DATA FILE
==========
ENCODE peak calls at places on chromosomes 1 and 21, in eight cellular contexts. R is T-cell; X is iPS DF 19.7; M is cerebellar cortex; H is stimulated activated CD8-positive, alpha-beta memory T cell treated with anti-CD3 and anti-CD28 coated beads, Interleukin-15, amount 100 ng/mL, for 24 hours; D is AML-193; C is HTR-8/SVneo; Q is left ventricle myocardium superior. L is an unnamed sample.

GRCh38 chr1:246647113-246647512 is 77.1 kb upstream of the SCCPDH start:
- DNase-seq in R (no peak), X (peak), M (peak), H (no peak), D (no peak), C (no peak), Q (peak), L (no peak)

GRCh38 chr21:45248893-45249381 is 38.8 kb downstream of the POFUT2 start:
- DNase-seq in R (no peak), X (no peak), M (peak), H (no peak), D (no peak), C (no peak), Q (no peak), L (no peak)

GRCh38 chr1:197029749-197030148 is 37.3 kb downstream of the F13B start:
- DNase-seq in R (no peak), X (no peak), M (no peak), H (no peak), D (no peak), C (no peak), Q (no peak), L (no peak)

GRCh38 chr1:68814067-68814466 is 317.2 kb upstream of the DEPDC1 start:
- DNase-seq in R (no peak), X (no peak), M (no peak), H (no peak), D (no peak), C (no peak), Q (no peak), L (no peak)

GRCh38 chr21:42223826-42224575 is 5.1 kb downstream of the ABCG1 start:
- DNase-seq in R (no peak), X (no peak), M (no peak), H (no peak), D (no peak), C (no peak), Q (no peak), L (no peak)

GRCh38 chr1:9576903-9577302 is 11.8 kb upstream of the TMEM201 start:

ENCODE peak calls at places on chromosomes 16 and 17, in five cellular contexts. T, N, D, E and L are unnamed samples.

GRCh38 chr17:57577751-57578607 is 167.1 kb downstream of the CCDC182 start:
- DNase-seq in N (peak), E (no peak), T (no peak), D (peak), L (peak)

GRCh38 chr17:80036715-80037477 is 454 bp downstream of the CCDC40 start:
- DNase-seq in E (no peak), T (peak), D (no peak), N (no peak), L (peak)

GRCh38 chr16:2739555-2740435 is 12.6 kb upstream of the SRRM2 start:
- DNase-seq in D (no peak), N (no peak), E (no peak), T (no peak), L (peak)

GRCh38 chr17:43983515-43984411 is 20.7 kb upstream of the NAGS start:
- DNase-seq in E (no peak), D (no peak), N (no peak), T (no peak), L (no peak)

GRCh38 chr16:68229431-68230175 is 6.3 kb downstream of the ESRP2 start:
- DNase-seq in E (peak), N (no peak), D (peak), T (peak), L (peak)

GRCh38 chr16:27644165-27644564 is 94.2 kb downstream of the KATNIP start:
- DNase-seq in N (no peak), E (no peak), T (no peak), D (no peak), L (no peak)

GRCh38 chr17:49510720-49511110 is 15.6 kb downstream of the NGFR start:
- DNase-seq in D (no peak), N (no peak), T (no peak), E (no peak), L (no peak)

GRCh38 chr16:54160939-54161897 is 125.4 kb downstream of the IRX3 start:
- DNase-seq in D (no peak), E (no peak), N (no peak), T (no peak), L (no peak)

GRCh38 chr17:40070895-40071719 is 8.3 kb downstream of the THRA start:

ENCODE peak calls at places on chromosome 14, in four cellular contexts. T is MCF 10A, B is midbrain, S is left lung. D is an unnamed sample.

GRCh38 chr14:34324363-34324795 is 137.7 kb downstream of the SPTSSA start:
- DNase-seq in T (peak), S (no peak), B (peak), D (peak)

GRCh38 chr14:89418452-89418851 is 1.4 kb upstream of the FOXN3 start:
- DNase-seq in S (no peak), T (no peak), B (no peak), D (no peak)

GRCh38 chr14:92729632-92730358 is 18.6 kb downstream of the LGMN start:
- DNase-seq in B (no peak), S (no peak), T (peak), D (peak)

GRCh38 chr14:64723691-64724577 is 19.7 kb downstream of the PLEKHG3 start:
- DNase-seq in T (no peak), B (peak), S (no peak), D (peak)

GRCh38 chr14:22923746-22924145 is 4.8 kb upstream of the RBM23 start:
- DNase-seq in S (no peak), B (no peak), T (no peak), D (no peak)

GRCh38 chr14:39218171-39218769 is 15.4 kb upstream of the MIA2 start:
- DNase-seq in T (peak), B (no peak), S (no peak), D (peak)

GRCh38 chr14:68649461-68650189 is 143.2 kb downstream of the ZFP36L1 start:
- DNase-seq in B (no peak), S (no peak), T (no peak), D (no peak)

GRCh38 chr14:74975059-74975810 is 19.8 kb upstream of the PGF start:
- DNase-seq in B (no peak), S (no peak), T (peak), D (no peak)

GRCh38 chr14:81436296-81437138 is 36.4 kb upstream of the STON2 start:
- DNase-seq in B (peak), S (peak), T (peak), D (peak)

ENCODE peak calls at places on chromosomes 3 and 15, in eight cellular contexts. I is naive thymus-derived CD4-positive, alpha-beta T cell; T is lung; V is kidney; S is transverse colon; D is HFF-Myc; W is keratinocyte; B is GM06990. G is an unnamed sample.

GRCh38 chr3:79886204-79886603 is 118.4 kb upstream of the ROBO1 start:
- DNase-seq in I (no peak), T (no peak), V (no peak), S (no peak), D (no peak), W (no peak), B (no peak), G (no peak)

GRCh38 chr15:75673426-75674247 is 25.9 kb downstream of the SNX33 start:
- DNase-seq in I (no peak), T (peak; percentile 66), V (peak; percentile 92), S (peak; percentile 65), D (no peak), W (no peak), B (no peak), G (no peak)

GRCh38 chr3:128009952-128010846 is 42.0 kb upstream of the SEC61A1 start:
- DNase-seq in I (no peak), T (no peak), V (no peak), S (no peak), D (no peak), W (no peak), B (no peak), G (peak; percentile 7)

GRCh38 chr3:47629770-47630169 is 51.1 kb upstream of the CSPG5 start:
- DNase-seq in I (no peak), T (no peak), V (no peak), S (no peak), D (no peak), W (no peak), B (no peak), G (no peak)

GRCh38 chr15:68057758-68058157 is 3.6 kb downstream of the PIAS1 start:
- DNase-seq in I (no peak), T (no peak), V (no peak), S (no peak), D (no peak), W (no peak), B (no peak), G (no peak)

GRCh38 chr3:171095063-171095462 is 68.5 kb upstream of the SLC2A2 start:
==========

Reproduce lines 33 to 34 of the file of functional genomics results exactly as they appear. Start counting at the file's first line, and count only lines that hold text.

- DNase-seq in T (peak), S (no peak), B (peak), D (peak)

GRCh38 chr14:89418452-89418851 is 1.4 kb upstream of the FOXN3 start: